There are many options for treating thyroid cancer in dogs. The best option will depend on the size of the tumor, how it is attached to the surrounding tissue, and whether or not it has spread to other parts of the body.
If it is possible to separate the tumor from other tissues without damaging any major blood vessels or other vital parts, surgery is the best treatment. This is the case whether or not the cancer has spread to other parts of the body. When tumors are freely movable, complete surgical excision is recommended. If the cancer has spread to other parts of the body, additional treatment will be needed, however. Surgery can cause side effects such as laryngeal paralysis and bleeding during surgery (intraoperative hemorrhage). Patients with tumors that are highly invasive may require blood transfusions during surgery and more care after surgery. There is also a risk of damage the the parathyroid glands, which are responsible for the metabolism of calcium and phosphorus.
If the tumor involves the surrounding tissue and therefore cannot be
removed surgically, external beam radiation therapy is often used.
Radiation is directed at the tumor, causing it to shrink. Sometimes
after it shrinks sufficiently, the remaining tumor can then be
surgically removed. Side effects of radiation consist of mucus in the
digestive and respiratory tract (oral mucosa) and skin lesions.(2) Radiation has the potential to control tumor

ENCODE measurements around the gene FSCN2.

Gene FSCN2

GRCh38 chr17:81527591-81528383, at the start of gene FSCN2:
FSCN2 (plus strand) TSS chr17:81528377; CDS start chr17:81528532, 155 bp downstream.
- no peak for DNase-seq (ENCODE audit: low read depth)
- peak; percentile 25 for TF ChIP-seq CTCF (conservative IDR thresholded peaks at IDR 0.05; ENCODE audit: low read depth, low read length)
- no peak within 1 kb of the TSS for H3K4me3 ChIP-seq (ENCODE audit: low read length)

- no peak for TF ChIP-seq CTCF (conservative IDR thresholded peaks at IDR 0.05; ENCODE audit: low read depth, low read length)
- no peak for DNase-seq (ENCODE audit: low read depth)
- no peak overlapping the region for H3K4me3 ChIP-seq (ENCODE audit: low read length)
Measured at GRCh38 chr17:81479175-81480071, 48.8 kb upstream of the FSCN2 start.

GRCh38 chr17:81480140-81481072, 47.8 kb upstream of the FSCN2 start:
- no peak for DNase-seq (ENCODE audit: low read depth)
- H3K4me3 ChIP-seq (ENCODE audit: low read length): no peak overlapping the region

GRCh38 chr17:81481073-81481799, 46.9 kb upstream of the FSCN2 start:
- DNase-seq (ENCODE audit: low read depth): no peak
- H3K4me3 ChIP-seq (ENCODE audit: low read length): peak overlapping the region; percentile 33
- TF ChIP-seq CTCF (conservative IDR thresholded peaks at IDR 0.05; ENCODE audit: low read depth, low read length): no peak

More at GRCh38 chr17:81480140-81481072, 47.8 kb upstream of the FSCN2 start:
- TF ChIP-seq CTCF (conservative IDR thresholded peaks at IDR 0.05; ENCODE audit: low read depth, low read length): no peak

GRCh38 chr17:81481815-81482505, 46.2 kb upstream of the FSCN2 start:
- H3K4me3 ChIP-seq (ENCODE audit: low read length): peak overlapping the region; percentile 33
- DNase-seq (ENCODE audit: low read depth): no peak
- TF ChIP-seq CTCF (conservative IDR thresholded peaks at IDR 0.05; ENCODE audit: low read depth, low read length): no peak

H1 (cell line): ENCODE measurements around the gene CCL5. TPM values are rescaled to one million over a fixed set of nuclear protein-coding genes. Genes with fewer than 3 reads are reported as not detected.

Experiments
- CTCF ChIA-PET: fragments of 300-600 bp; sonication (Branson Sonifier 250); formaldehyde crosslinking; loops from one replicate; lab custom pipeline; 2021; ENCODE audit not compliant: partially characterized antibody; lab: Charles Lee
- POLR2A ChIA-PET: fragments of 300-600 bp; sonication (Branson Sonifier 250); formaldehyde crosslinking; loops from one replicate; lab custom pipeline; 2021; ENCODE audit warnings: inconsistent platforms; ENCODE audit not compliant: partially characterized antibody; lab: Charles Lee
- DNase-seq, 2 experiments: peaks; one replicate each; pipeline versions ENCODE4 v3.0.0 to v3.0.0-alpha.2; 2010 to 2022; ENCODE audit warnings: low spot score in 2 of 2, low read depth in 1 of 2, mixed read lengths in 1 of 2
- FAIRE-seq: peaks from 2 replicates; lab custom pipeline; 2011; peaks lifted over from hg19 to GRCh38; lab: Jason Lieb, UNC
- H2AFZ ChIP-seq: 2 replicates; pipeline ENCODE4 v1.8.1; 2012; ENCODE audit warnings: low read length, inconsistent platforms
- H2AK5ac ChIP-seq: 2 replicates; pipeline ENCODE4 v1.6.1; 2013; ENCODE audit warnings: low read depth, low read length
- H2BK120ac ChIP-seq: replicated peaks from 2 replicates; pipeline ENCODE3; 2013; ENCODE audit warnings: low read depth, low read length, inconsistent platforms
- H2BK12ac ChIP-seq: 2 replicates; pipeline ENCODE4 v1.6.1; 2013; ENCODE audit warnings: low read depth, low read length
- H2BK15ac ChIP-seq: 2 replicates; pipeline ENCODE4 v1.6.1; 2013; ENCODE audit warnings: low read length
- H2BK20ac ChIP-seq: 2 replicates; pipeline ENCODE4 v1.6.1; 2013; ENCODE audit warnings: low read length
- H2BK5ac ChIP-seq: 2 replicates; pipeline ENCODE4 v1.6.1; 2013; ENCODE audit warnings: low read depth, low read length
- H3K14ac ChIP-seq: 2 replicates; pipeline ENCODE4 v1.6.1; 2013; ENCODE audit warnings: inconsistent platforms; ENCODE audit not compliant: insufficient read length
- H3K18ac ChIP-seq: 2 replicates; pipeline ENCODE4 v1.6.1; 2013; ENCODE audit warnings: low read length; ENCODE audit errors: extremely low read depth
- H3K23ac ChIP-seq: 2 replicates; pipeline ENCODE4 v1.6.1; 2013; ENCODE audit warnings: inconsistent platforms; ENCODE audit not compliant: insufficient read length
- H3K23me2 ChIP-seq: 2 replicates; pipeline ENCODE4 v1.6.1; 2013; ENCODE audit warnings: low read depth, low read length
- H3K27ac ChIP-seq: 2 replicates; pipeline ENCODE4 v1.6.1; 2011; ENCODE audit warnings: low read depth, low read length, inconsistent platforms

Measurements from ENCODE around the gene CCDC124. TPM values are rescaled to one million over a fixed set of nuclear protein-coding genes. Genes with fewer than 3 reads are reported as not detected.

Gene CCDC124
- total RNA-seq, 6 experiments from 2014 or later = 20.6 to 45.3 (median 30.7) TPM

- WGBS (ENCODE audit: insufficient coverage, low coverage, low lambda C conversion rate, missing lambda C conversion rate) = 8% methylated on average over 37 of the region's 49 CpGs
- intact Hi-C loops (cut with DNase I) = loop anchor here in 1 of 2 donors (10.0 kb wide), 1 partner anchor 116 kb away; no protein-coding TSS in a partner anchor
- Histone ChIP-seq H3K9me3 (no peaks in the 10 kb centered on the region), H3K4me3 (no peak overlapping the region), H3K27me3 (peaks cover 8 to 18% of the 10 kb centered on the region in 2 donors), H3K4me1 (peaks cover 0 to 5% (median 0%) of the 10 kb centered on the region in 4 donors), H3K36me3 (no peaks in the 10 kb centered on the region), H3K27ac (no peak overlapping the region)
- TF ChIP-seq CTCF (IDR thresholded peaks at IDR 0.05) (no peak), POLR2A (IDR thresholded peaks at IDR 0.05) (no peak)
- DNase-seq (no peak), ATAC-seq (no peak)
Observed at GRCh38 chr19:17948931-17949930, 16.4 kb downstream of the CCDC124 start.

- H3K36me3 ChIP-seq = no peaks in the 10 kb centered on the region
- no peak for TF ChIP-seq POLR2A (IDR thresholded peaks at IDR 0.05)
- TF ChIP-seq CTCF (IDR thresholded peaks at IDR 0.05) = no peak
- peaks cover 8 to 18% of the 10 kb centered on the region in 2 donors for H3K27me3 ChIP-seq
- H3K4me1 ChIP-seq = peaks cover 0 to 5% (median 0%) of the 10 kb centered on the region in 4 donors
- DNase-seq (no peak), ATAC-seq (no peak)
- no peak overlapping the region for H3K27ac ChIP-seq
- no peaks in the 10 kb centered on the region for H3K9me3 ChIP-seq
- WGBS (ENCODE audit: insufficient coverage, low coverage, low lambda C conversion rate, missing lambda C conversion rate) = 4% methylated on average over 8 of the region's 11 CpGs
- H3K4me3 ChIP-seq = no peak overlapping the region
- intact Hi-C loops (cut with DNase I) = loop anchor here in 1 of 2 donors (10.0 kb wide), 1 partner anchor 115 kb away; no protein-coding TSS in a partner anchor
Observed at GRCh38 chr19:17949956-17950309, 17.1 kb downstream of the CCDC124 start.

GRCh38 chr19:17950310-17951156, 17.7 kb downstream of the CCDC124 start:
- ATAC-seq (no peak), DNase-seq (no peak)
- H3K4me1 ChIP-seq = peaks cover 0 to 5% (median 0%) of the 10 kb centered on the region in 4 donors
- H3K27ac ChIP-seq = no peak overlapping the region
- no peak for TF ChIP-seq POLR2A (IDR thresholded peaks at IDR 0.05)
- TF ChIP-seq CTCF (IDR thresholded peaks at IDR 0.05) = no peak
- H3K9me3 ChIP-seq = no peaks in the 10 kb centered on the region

growth and lengthen survival time.
Dog Undergoing Radiation Therapy
Source: Kawakami, Vance; Kender, Kristin
Finally, there is chemotherapy. Chemotherapy (Cisplatin or
doxorubicin) is often prescribed
along with surgical or radiation therapy. It is used when cancer has
spread to other organs of the body to slow its growth and is also used
to prevent the recurrence of cancer. There are possible side effects
when chemotherapy is used including gastrointestinal issues and
concerns with the cardiovascular system.
Early diagnosis and treatment is key to survival. There is a high
rate of success in treatment that is begun in the early stages of
thyroid cancer in dog. A veterinarian will want to follow up with the
patient every 3 months to check for any changes in condition.
Dogs suffering from hyperthyroidism need to control the patients heart
rate using a beta blocker.
A natural supplement you might want to try for added thyroid support is PetAlive Thyro-Pet. It is a herbal remedy that mixes with your dog's food and is designed to improve thyroid function and address some of the symptoms of a malfunctioning thyroid.
The prognosis after surgery for thyroid cancer in dog depends on if the tumor was completely removed. Complete removal is the same as a cure whereas if any part of the tumor was missed, the cancer could continue to spread.(3). The median survival rate after surgical removal of a freely movable thyroid is greater than 36 months. 80% of dogs treated with external beam radiation therapy survive for 1 year, with 72% at 3 years. Dogs that were only treated with chemotherapy (Cisplatin) survived for a median of 202 days. Chemotherapy for all dogs, regardless of response is 98 days.
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References For Thyroid Cancer In Dog
(2) Théon AP, Marks SL, Feldman ES, et al. 2000.
Prognostic factors and patterns of treatment failure in dogs
with unresectable differentiated thyroid carcinomas treated with megavoltage irradiation. J Am Vet Med
(3) The Role of Surgery in the Treatment of Thyroid
Disease in Dogs
Marijke Peeters, DVM, PhD, Diplomate ECVS
Department of Clinical Sciences of Companion Animals
Faculty of Veterinary Medicine Utrecht University, Utrecht, The Netherlands
Management of Endocrine Neoplasia
External Beam Radiation Therapy for Thyroid Cancer in the Dog
Researched by: Jeff Grill